Ken Wilbanks is an abstract sculptor working primarily in laminated birch, integrally colored plywood and hardwoods. "Plywoods are a sustainable resource as well as a rather basic building material, generally used for cabinet making and sheathing in construction. The humble nature of the material separates it from the precious. An everyday resource ascends to celebrate a new artistic level."
"Influences arise from the fundamental three dimensional design world and organic shapes which occur in nature. Repetition of form and pattern are explored in tangent with a keen appreciation for serendipity and the element of surprise. Textures appear as if by magic. Various linear forms inherent within the shaped plywood layers reveal themselves through planned lamination configuration and angular sculpting. The endless variety of effects available through this process provide a perfect medium for personal expression in conceptual thinking. Gratification for the artist is complete!"
IMAGE: SplashDown, created from structural composite lumber used as large-scale construction beams, 20”h x 24”w x 24”d
"Painting and drawing have been a part my life though all its phases – in childhood, as a favorite pastime; later – a place of refuge in difficult times; and today – an ongoing challenge to find means of expression where words fall short."
"I grew up in a time when art was considered an “impractical” career choice. After several false starts in other fields, I took a chance in computer systems (now IT), where I spent the majority of my working years. It was a demanding field, which left little time to pursue my interest in art; however, it was largely the creative element of the work that made it satisfying.
Since retiring to the Central Coast, I’ve felt privileged to live in such a beautiful environment, to have discretionary time to devote to art, and to have the opportunity to engage in a wide community of accomplished artists."
"I’m a representational painter, currently working in water-soluble oils, finding Inspiration from the natural world, whether it be the human face, the figure or a beautiful landscape."
IMAGE: Still Life with Fruit, oil, 11" x 14”
“The process I prescribe to follows a line. This line travels with tensioned certainty. I am the reply. I am not able to relinquish the action involved in the process of the making. My work is about time and emotion with a back and forth between public and private or individual and collective thoughts that further the evolution of my work and the viewer’s experience."
“Annie Albers argued fiercely for textiles in the relationship of the hand and machine as forward progress. Organized threads, yarns, ropes, metal, pipe, or wood under tension are part of my material undercurrent. Working solitarily, my thoughts are fed by how the viewer responds to the tension. I try to engage the participant to interact with the work from the inside and outside, taking up space and activating a place for introspection alongside social observation.”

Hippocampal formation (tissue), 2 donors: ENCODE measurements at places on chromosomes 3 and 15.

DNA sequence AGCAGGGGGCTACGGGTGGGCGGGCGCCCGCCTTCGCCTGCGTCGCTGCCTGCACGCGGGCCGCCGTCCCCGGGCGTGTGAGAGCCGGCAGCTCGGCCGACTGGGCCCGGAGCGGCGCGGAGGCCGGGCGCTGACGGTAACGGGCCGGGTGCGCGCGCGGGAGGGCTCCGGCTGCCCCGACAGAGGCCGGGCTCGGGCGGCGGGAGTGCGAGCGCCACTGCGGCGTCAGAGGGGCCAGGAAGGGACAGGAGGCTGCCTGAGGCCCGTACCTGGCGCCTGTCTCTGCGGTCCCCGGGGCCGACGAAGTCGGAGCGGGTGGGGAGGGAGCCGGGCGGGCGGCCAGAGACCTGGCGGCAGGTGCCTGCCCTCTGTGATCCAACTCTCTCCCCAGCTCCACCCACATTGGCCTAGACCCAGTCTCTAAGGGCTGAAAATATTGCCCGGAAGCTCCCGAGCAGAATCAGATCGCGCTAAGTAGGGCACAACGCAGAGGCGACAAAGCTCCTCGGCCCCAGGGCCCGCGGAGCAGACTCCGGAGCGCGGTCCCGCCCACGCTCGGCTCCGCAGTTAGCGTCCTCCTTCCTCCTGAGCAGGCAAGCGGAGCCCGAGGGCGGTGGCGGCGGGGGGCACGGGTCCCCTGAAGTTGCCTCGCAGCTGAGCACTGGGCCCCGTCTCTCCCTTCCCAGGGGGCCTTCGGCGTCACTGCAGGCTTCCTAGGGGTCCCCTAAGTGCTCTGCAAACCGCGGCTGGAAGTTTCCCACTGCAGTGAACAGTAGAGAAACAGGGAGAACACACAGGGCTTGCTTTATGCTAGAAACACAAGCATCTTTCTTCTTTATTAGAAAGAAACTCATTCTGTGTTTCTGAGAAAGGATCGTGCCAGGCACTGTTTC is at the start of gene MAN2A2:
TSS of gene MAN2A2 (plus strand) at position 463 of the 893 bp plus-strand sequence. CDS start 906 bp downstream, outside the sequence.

Patricia Martin grew up on the Central Coast, lived in the Bay Area for 17 years, then came back in 2005. She holds a BS in Graphic Communications/Design and an MFA. She began learning about textiles and weaving at age 18. She has taught art to elementary school students and weaving to adults. Her recent work focuses on commissions and interior projects. She says, “I am looking for others, in any medium, who would like to explore ideas through conversation and critical discussion of what the art world outside of SLO is exploring.”
Patricia will be at the Makeshift Muse Holiday event, December 10, SLO Public Market (Tank Farm and Higuera) showing botanical prints on fabrics and handwoven items. https://www.themakeshiftmuse.com
IMAGE: Current On-The-Loom work: Cotton and wool weaving, 36" x 96”, to be completed by year’s end. Weaving in traditional overshot patterning to create works that are reminiscent of traditional coverlets but are hung as visual highways.
"I have been taking photographs for over 59 years — from a bicycle tour of Europe after High School to working with photographer Frank Bez on the first music video and graduating from Brooks Institute of Photography in 1972. I was a Field Training Specialist for Olympus Camera.
"I was diagnosed with hairy cell leukemia in 1987 and completed the 1988 Trans-Australian Bicentennial Camel Expedition, the first crossing of Australia, west to east with camels. I have raised funds for leukemia research by riding my bicycle across the country 3½ times and by walking 12 marathons, as an Official Charity of the City of LA Marathon.
"I taught photography classes locally and on 12 cruises. I started a program that gift-wrapped over 6 million sports trading cards that were donated to Children’s Hospitals around the world. I led photo tours to Costa Rica, Belize, Patagonia, and Africa and created the brand 'Creative Photography Through Imagination'."
IMAGE: Having fun at the Fun Zone, photograph
Designed with Mobirise web maker